June 19, 2009
MOGADISHU, June 19 (Xinhua) -- Five people including
a Somali lawmaker were killed on Friday in fierce battle between Somali
government forces and Islamist fighters in the north of the capital
Mogadishu, officials and witnesses said.
"Mohamed Hussein Addow was among a
number of people killed in this afternoon's fighting with the
anti-peace elements. The parliamentarian was at his home when he was
killed," Abdelfatah Shawey, deputy Mogadishu mayor, told Xinhua.
Witnesses said four more people
were also killed in the fighting in Karan district in the north of the
Somali capital where insurgent commanders claim control, but Somali
officials deny the saying, insisting that fighting continues between
the two sides.
Addow, an ally of Somali President
Sheikh Sharif Sheikh Ahmed, was the fourth senior Somali government
official to be killed in as many days.
On Thursday, Somali National
Security Minister Omar Hashi Aden was killed in a suicide car bomb
attack that also killed former Somali ambassador to Ethiopia, as well
as dozens of the officials' entourage, community elders and onlookers.
Mogadishu police chief Ali Said was among the 17 people killed in Wednesday's fighting in the south of the capital city.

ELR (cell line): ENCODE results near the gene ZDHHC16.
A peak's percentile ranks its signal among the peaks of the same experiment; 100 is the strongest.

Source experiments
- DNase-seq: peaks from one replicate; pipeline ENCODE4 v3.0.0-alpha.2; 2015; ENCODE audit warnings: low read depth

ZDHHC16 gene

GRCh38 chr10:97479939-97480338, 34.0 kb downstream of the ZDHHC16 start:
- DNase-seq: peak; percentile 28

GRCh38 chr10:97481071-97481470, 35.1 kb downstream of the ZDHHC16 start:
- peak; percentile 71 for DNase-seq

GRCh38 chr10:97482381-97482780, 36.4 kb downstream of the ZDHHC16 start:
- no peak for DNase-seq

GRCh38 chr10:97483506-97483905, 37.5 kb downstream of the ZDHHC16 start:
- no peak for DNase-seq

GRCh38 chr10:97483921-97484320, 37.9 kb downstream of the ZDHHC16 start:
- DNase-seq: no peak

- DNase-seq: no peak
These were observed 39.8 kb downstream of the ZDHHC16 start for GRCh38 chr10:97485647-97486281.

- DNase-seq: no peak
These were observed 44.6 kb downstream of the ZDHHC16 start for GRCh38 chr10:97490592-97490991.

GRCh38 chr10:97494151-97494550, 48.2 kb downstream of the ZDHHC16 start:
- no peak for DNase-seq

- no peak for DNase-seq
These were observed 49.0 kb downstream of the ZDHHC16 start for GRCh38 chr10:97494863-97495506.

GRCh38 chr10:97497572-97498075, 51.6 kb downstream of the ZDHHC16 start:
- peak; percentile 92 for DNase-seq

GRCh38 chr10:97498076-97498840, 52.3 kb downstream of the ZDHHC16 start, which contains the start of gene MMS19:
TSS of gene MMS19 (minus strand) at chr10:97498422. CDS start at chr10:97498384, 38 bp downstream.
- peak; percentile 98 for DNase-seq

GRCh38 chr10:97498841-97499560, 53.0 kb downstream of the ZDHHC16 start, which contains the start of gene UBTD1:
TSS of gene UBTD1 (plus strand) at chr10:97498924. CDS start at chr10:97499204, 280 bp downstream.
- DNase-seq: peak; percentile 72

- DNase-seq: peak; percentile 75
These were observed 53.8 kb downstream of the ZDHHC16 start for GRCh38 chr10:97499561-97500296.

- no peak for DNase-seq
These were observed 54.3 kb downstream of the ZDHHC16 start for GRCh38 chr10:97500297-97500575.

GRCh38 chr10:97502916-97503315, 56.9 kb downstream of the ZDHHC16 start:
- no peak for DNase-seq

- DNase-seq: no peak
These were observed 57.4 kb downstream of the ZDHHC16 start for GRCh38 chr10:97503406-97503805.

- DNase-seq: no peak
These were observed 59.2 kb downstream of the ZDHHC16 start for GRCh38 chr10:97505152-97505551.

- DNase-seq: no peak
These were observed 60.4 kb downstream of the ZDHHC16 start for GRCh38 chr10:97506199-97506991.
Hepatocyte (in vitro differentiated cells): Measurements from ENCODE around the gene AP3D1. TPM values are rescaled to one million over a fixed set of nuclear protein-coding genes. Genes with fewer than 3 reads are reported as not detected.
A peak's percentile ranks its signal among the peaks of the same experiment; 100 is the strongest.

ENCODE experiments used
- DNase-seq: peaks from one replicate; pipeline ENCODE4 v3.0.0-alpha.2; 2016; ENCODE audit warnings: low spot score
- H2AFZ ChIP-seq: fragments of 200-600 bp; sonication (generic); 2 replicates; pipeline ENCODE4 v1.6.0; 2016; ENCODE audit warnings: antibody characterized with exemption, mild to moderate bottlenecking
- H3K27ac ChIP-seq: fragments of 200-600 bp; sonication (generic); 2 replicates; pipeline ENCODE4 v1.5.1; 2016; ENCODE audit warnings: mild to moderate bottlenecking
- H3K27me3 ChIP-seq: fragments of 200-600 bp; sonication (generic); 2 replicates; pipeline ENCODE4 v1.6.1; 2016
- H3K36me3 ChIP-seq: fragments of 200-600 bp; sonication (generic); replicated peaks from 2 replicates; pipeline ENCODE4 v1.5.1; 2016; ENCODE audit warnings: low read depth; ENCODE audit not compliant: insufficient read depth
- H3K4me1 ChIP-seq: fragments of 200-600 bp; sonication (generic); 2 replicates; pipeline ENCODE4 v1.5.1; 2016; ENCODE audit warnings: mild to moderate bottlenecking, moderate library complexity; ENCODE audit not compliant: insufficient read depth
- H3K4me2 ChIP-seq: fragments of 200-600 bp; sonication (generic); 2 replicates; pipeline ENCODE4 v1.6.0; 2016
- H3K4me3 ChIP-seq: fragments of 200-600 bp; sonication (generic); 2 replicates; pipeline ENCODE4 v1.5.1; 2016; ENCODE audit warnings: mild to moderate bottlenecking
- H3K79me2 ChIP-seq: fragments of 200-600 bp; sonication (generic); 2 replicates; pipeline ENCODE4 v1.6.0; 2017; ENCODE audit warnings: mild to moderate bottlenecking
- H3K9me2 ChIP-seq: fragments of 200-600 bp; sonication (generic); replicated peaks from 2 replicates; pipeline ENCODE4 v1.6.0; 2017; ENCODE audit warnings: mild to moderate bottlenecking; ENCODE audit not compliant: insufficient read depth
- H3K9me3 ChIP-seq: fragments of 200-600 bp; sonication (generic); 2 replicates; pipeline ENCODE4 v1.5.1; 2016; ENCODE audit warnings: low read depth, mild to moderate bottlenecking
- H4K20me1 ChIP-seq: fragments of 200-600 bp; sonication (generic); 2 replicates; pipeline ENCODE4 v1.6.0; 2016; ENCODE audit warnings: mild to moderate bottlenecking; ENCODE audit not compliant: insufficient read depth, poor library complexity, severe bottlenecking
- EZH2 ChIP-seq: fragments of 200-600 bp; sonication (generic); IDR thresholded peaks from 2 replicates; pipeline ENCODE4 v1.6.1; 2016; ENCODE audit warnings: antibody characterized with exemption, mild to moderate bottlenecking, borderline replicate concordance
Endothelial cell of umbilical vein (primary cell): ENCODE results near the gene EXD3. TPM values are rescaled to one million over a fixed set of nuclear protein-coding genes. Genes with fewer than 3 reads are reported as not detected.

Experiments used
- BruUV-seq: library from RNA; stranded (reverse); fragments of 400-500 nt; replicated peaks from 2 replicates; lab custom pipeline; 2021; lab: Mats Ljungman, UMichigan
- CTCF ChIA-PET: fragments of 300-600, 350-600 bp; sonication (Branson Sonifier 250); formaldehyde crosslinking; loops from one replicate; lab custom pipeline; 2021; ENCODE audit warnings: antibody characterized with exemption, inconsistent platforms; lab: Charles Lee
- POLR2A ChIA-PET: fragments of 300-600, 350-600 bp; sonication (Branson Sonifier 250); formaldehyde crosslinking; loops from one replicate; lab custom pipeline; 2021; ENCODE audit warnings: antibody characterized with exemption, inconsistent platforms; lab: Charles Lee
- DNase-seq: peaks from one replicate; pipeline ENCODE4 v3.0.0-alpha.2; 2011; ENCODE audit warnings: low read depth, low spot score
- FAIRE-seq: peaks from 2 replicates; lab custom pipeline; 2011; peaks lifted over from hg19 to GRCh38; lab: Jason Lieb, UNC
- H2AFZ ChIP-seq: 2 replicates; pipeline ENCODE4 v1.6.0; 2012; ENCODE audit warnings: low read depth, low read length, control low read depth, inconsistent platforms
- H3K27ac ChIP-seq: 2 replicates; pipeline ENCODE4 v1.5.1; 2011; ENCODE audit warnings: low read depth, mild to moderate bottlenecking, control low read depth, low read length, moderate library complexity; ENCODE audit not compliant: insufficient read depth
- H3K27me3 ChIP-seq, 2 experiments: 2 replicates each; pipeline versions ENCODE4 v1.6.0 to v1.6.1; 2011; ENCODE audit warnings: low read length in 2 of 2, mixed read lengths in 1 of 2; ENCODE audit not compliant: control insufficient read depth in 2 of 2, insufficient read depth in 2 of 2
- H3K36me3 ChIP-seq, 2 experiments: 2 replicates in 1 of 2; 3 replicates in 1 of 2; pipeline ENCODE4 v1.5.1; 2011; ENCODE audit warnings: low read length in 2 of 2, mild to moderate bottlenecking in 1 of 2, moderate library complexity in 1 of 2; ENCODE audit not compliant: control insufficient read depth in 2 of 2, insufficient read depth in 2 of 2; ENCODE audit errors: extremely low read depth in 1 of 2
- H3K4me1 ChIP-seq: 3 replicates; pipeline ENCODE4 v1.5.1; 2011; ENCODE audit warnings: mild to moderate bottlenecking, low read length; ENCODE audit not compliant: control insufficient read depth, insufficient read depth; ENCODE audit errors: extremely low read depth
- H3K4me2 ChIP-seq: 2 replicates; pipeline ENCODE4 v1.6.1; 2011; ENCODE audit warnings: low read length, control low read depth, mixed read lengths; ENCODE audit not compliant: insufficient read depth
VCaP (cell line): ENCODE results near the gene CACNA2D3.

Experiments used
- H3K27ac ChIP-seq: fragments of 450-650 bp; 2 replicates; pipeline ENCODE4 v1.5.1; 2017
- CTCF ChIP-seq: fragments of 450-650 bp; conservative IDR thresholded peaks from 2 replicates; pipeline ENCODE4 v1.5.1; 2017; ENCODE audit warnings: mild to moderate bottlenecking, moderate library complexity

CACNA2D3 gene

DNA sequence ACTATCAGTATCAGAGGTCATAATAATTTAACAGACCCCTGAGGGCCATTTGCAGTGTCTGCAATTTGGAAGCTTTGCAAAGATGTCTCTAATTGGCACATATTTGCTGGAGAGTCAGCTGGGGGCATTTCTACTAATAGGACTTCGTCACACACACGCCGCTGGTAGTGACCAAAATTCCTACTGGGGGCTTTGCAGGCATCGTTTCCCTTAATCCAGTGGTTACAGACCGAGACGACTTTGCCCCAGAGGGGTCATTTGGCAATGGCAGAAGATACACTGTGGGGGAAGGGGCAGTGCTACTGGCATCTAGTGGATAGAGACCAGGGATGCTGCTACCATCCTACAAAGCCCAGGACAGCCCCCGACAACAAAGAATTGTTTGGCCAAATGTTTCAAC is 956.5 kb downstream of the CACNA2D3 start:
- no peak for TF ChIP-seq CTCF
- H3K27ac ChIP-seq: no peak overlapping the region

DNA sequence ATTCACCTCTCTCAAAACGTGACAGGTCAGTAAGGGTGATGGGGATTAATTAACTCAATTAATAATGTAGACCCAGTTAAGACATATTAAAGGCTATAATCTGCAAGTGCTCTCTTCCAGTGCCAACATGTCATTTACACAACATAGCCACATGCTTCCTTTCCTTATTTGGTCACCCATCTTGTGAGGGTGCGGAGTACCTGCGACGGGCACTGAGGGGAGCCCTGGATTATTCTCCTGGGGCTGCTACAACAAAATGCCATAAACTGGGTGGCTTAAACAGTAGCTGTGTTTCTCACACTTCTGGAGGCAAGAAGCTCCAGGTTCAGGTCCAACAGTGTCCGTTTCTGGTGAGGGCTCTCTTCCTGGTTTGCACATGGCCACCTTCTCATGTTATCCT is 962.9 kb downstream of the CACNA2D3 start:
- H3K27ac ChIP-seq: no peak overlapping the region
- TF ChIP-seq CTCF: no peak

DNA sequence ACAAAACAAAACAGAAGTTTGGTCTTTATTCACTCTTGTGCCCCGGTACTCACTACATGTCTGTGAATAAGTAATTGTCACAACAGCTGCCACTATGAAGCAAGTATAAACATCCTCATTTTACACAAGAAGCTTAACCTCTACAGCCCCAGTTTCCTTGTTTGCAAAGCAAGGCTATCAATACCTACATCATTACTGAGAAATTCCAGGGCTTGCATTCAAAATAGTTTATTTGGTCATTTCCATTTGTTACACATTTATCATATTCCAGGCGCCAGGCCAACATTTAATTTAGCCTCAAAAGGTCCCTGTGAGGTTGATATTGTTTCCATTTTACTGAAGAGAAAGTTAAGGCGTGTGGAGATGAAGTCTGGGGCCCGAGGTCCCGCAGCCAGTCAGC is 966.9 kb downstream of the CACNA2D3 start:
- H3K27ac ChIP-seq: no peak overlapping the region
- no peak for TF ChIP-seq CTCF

President Sharif on Thursday appealed
for international help in the fight against what he said were
international terrorists who he accused of wanting to turn Somalia into
"a terrorist safe haven."
Somali government forces have been
battling with fighters of the radical Islamist groups of Al-Shabaab and
Hezbul Islam, which control most of southern and central of Somalia and
want to rule the war-torn east African country by the Islamic law.
More than 200 people have died with
nearly 500 others wounded since the start of the fighting for the
control of Mogadishu in May. Thousands have been forced to flee from
their homes in the battered capital.
Somalia, a country of 9 million,
has been without an effective central government since the overthrow of
the late ruler Mohamed Siyad Barre in 1991.
SOURCE: Xinhua, June 19, 2009